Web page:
This requires that one have a voice in those decisions that affect one; that one participate in one's own education. Yet instead, all were subjected to a policy of "in loco parentis" which did not allow the student individual responsibility and placed him at the whim of arbitrary administrative actions.

All this is a very difficult thing to explain in a short space and is seemingly irrelevant. Yet it goes to the core of what happened last Fall. The specific incident of the tables affected few students directly but it catalyzed the feelings of alienation which had long been festering under the surface and crystallized them around a concrete issue which contained in microcosm all the ingredients of the larger and fundamental grievance.

When the tables were banned from Bancroft and Telegraph, arbitrarily and with no explanation the only ones really concerned at first were the campus politicos. Those of us who saw the political groups as contributing greatly to our own education as well as to the betterment of the surrounding community and the University itself knew that this ban was literally our death knell. If a group's membership is restricted to the University community and it can't recruit from the area in which they are to be found; if it can't solicit money to maintain its treasury, the lifeblood of all political organizations; and it can't pass out literature advocating that others partake of its functions it can't function at all and doesn't exist in fact even if it manages to continue in name.

Yet we could never get the University to engage in a dialogue with us on the reasons behind their move or what the policy should be. They never discussed it; at the several meetings before the October demonstrations the Dean of Students simply read edicts from we knew not where and that was that. Papa knew best and children should be seen and not heard. But we were no longer children, the silent generation of the fifties, the beer-sex-football generation of other years, these were gone. We saw ourselves acting and being treated as adults off campus, and we especially saw ourselves and

our friends and acquaintances assuming more responsibilities than most adults and facing jail and even death as adults in the civil rights movement. We could not just turn into children when we stepped over the campus line, especially when there was so much at stake.

The three places left on Berkeley City property were hardly sufficient. I remember one time that October when we were obeying all regulations for the duration of the truce when the "Cal Professors for Johnson-Humphrey", the "Students Against Prop 14" and the "University Civil Liberties Committee all shared a table mannod primarily by the University Young Democrats on a permit borrowed from the California College Republicans in exchange for a pile of NO ON 14 stickers and some "volunteers" to man their table. In the meantime the CCR set up a table 10 feet away on University property from which they "sold" tickets to a reception. When someone wanted a ticket they "gave" it to them then directed them to put their dollar in a jar on the UYD table. Unfortunately they didn't sell too many this way because they couldn put up a sign advertising their tickets. And it was the last time they loaned their permit to the Democrats.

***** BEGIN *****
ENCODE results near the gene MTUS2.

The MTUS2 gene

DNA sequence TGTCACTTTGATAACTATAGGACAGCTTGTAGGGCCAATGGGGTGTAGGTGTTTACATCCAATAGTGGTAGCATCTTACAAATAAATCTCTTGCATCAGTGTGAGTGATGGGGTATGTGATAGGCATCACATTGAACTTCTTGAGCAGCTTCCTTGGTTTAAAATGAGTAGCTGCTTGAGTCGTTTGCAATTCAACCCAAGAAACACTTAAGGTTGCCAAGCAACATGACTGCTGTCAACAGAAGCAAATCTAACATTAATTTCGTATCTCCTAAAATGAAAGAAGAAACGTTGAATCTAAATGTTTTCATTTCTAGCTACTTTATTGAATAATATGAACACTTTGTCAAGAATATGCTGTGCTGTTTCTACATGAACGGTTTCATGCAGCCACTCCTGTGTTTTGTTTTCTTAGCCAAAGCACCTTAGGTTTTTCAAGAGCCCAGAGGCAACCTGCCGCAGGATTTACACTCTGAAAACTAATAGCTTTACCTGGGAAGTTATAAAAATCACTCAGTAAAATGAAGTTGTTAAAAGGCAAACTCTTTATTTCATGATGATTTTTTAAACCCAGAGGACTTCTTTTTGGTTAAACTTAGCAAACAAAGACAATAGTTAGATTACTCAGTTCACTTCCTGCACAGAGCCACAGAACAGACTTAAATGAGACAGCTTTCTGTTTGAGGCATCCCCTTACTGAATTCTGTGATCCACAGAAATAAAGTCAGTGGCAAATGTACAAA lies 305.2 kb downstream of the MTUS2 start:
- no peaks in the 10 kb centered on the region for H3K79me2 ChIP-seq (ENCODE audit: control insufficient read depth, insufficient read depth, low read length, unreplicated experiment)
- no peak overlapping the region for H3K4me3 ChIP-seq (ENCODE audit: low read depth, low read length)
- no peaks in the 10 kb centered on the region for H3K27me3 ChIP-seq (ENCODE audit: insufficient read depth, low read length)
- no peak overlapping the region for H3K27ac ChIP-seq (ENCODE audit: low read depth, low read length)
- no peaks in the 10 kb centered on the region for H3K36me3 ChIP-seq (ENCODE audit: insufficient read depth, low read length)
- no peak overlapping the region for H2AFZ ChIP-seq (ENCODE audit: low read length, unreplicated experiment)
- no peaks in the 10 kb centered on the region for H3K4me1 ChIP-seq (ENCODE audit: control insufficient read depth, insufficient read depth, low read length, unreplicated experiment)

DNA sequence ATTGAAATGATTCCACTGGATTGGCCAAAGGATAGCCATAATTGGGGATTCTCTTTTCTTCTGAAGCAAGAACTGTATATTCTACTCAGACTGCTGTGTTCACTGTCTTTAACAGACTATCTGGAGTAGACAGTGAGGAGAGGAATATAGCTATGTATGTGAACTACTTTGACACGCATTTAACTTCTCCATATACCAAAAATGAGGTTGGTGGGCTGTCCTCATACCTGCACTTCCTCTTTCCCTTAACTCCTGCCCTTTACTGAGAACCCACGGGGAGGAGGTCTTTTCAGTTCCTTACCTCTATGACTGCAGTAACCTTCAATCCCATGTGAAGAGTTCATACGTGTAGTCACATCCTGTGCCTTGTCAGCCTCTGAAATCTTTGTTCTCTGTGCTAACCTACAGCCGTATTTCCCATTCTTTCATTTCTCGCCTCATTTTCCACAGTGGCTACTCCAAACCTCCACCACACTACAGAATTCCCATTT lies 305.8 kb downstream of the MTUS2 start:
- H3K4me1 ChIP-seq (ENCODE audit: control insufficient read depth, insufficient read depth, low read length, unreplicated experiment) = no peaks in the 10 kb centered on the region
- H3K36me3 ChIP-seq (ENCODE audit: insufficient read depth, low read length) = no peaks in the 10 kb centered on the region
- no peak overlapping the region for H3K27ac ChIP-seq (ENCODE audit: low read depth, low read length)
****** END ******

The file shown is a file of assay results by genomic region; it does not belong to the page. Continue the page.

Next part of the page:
Soon there was little more we could do but put the tables up anyway and wait and see what happened. What did happen was totally unexpected. Most of us had figured that either the Administeation would see by our actio how strougly we felt, how important this was to us, and make more modifications or open a dialog on the whole problem with us, or they would squash us completely and we would die. Instead we had a response from the student bod the like of which I have never seen on the campus, and the Administration's actions only exacerbated the situation. They fumbeled around, refusing to talk to the students and incapable of understanding them. They had never lowered themselves to the student's level before and could not see why they should do so at this time. They treated the affair as something akin to a panty raidand instead of scaring the students off generated a spontansous

reaction. Most of us didn't begin to realize what we had on our hands until it was almost over. The suspensions and the arrest represented to the students more than anything else the arbitrary, unearing, authoritarian Administrative actions that they suffered from in their University life. So they rallied around the car and around the tables to protes this issue as the embodyment of all their grievances.

For three days the students laid their bodies on the line and still no one listened. Finally under pressure from Nick Petris and some faculty members Kerr agreed to meet with a few of the United Front and gave what was really just another declaration, this time one drawn up by the faculty. But it hold a spark of hope and the oral agreements were reassuring so we signed, that all might live. Several times after that day I was asked if I thought what I had participated in when I signed that Pact was good or bad. I replied that it was neither; it was necessary.

As the Fall somester dragged on the campus lurched from false crisis to crisis. The Administration committee one act of bad faith or aggression after another and each time the FSM reacted. Both sides seemed to have an almost paranoical fear that if they gave the least little bit, relaxed a single second, all would be lost. The minority faction on the Executive Committee, to which I usually belonged, almost alternatingly opposed then supported the varying tactics employed. We ekpt trying to maintain that the Administration was somewhat rational and not totally vindictive and their actions continually proved us wrong, our position was continually undermined.